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Los Angeles County California

Gold placers were worked in Los Angeles County between 1834 and 1838 by Mexican and Spanish miners, and by 1858 more than 6,000 miners were working placer deposits 35 miles northwest of the Los Angeles city hall. Most of the counties' total production of gold through 1959 was 1,109,200 ounces from lode deposits. Still, small yields of placer gold are garnered every year by amateur gold hunters from many places, especially from sand and gravel pits and from the streams of the San Gabriel Mountains above Azusa.

In the north-central part of the county, you will find Acton, located in the Cedar and Mt. Gleason district. The area had many area mines and prospect pits, notably the Governor Mine, which had a total production of at least 50,000 ounces of lode gold.

If you go north up San Gabriel Canyon, you will find Azusa, located in the San Gabriel district and had a total production, 1848-1957, of about 165,000 ounces of gold. In the San Gabriel range gravels, worked 1848-80 for an estimated 120,000 ounces of placer gold and still productive of colors and nuggets to weekend panners and dredgers. Several area lode mines contained gold quartz veins cutting igneous and metamorphic rocks. In the East Fork of the San Gabriel range, the old site of Eldoradoville, a gold camp of the early 1860s and favorite amateur gold hunting area today, in area watercourse and bench gravels, you can find placer gold with some sizable nuggets.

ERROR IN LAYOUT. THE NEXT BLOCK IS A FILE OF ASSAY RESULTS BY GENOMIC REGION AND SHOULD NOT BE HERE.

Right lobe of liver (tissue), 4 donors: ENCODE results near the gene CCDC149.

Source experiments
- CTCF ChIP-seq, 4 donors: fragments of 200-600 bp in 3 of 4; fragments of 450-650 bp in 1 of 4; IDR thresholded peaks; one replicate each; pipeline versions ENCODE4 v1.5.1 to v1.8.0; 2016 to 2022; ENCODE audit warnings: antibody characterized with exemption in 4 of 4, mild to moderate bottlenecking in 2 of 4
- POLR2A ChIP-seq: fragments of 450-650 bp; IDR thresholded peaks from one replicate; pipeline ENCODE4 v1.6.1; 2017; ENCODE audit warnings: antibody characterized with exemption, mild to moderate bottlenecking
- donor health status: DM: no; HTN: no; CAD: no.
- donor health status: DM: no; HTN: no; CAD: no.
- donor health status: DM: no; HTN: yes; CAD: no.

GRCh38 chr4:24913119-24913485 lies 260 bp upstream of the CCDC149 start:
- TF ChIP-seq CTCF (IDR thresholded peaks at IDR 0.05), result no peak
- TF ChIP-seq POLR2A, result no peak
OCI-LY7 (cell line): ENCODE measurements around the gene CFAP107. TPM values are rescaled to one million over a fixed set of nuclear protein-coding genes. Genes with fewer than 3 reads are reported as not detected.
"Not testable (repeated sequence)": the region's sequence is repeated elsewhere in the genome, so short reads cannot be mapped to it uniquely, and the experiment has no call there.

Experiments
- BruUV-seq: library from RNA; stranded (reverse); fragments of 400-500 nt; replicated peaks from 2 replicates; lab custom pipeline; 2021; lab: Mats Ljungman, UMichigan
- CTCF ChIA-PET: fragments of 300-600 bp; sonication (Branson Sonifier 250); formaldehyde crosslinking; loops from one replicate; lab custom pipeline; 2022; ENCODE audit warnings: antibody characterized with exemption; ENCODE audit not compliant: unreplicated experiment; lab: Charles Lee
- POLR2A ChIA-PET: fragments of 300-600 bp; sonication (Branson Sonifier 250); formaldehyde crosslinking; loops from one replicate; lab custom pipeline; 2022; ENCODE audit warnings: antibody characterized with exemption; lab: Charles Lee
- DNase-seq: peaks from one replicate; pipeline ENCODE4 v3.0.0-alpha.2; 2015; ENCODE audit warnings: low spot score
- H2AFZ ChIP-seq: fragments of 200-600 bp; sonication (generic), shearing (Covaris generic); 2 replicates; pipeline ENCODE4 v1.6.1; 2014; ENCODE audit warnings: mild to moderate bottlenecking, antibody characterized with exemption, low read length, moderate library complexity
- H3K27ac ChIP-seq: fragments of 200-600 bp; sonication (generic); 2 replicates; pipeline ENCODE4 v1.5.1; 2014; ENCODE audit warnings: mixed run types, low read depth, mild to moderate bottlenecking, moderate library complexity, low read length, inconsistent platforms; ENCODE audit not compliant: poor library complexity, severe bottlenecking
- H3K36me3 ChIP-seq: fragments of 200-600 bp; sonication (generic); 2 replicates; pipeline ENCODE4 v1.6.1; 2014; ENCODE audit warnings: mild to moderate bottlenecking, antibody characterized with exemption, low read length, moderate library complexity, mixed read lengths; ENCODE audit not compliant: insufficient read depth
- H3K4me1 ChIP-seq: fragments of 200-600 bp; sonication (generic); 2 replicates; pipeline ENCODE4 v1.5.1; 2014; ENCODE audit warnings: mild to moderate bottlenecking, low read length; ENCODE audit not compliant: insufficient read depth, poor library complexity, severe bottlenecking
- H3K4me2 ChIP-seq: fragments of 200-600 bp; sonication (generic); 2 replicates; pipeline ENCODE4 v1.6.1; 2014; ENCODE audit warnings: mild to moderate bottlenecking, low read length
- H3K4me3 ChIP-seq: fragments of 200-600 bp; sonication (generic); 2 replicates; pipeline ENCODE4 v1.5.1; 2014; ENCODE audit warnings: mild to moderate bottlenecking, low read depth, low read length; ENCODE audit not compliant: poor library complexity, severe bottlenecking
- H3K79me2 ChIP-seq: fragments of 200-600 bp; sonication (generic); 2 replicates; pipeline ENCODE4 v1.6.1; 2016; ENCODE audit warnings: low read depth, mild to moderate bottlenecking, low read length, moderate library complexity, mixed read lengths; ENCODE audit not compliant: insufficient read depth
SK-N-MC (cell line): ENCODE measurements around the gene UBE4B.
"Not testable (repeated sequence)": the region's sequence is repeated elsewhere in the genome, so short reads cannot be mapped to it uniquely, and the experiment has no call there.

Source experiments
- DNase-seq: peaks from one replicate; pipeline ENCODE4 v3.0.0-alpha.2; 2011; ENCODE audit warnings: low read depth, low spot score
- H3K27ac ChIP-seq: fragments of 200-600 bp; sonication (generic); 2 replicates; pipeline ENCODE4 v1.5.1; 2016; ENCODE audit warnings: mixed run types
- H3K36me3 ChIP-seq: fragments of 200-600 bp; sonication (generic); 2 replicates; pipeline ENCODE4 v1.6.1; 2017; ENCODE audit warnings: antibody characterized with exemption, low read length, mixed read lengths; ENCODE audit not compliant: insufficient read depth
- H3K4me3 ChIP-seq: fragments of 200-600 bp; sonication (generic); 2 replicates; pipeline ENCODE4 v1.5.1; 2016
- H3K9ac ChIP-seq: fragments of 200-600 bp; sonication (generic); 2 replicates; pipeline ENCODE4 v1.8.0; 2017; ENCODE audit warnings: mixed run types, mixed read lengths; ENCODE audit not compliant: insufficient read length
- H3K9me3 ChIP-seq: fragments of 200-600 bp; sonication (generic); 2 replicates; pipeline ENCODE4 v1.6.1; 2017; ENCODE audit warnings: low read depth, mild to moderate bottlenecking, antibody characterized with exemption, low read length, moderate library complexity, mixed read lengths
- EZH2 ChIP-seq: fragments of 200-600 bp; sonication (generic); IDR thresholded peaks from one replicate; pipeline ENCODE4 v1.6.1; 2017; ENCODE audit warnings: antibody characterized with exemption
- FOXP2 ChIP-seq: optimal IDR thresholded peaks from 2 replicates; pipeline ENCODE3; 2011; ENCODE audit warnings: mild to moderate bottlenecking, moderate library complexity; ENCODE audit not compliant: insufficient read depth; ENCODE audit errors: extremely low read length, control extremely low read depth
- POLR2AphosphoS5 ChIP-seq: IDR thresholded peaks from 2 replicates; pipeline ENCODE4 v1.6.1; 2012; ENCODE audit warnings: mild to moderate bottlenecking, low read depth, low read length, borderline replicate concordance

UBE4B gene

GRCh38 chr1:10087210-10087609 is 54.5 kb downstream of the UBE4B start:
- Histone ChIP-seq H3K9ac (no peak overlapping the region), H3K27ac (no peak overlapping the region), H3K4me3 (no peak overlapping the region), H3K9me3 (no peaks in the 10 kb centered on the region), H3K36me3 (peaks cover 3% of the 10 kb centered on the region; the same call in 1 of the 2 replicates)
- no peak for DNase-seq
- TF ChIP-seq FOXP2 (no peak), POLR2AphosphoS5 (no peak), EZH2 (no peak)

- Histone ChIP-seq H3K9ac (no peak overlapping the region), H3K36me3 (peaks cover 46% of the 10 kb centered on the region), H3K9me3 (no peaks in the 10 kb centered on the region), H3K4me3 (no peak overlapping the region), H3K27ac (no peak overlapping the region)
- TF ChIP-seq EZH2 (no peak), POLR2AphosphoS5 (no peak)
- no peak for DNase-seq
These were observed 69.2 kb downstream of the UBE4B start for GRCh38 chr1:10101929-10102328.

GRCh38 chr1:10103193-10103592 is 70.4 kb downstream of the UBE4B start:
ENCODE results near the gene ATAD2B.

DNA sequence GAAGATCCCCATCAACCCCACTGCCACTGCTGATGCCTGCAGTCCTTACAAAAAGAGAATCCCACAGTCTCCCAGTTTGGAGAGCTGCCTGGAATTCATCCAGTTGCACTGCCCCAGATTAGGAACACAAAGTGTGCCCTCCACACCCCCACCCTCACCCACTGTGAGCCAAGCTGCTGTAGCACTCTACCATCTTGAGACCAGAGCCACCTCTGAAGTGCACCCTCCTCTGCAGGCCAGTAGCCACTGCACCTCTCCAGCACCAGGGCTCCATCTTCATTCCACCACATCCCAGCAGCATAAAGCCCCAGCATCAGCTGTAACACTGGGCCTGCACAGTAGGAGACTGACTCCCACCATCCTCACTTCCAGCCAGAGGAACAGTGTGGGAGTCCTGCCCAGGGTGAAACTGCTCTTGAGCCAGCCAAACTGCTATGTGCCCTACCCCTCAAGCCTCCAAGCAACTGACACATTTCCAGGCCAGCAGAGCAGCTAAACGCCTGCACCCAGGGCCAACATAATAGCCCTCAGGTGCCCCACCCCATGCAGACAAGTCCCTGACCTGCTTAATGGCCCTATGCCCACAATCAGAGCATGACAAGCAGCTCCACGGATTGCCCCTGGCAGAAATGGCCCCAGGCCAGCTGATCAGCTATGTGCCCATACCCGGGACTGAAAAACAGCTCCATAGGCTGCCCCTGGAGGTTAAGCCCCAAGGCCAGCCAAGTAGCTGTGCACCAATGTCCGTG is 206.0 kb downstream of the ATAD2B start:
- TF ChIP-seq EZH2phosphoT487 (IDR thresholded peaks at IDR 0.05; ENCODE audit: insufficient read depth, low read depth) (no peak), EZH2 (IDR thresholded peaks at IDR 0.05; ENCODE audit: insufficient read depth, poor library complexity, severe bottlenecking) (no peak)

North along the Kern County line and south of Neenach, you will find Lancaster in the Antelope Valley district. Gold was discovered in 1934 in the Antelope Valley district. It had a total production through 1946 of 9,700 ounces. There are many area claims and prospects, and the River Mining Company Claims are the most productive for placer and lode gold.

Placerita Canyon State Park near Newhall is the area of original productive placer operations. In present gravel deposits, you can still find placer gold.

Northeast of San Fernando, by 12 miles, in Pacoima Canyon, the headwater and area gravels and slopewash deposits contain placer gold. If you go 12 miles up the canyon from its mouth, you will find the Denver Mining and Milling Property, which was a rich lode gold producer.

In Tujunga, located in Tujunga Canyon, the area gravel deposits contain colors and small nuggets.

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